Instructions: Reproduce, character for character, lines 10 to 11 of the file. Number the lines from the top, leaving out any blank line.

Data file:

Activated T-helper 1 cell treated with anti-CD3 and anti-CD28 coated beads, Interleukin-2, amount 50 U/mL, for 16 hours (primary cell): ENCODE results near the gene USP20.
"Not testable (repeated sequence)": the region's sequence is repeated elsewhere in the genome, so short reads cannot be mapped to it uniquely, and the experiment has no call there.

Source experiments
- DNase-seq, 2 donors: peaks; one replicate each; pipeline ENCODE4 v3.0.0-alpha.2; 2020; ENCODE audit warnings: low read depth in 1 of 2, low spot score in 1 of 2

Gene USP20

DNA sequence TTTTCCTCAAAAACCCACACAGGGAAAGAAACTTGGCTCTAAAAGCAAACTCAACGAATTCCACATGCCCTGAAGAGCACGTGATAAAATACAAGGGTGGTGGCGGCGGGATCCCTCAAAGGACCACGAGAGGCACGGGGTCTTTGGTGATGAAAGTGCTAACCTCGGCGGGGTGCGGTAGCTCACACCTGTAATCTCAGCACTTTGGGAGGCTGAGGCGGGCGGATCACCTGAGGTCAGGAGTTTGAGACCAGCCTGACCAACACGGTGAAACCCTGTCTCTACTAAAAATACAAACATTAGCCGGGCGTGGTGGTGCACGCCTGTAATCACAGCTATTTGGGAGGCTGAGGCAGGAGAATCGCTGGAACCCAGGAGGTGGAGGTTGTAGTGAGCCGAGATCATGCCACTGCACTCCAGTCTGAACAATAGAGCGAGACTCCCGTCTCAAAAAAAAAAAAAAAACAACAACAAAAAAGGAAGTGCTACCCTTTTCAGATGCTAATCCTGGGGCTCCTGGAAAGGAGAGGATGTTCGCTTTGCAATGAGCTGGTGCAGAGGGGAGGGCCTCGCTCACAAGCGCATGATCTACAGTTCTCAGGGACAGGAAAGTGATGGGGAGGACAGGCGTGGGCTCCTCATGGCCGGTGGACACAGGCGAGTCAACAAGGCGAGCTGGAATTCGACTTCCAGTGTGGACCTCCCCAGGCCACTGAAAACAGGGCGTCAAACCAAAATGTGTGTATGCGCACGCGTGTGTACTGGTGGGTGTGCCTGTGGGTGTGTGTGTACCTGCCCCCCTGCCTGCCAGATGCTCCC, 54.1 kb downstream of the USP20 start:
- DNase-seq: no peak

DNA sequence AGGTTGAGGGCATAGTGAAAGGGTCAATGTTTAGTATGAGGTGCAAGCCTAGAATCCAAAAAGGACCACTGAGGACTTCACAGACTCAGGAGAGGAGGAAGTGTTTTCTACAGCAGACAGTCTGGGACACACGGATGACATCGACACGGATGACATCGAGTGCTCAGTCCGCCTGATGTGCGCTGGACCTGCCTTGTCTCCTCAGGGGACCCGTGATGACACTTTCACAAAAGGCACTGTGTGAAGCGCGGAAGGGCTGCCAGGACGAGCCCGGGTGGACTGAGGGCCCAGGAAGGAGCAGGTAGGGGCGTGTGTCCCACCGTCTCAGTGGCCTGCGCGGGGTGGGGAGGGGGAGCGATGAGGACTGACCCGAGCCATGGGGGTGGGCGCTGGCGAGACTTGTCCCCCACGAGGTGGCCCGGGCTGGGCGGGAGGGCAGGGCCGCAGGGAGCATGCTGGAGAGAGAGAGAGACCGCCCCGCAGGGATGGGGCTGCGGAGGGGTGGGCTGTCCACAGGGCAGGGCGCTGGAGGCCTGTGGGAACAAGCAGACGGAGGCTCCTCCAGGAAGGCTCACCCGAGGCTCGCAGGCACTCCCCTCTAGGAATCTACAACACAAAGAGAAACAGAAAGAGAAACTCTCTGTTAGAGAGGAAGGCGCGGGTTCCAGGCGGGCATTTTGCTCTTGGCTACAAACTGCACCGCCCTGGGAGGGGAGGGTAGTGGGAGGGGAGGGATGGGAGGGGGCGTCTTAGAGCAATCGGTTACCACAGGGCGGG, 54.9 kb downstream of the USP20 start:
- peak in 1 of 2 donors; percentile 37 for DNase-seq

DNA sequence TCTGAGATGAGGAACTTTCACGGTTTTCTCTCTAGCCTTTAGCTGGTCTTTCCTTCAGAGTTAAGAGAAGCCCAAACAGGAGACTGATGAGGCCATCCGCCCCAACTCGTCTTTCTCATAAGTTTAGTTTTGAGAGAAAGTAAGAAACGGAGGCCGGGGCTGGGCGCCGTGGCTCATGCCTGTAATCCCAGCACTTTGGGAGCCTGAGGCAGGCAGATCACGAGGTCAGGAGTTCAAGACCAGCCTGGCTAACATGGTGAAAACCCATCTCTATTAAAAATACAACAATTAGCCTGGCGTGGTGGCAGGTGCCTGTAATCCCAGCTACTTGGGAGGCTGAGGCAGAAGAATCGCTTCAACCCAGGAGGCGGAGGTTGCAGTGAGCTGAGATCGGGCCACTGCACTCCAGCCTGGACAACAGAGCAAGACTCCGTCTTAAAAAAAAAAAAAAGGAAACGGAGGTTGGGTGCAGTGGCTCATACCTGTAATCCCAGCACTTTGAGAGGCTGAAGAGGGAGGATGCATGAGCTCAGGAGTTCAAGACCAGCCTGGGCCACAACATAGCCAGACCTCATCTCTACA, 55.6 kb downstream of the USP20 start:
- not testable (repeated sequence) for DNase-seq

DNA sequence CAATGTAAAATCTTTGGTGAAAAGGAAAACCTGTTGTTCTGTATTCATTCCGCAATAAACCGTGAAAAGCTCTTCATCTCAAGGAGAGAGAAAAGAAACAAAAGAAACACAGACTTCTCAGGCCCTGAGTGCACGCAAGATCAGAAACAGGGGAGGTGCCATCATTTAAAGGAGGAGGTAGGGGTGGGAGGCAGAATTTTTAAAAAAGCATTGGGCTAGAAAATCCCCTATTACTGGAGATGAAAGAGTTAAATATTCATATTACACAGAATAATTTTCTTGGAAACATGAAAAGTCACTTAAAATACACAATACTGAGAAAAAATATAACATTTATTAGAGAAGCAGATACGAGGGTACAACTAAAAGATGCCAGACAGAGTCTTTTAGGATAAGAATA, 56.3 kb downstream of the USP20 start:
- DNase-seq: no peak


DNA sequence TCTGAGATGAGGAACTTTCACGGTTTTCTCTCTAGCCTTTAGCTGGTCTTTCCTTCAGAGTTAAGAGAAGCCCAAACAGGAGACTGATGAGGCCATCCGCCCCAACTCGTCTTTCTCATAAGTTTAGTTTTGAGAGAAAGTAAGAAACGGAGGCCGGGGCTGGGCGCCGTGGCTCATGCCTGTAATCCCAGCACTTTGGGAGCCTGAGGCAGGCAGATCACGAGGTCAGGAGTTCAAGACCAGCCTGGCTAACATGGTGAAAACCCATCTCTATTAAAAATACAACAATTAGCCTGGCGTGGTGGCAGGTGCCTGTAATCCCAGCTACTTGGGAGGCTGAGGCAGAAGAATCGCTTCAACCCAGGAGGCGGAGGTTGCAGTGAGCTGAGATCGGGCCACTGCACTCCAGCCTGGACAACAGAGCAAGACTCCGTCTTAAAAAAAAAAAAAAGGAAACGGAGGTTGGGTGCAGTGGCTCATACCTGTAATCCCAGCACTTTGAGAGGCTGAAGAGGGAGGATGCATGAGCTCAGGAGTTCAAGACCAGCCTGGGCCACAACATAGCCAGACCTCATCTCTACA, 55.6 kb downstream of the USP20 start:
- not testable (repeated sequence) for DNase-seq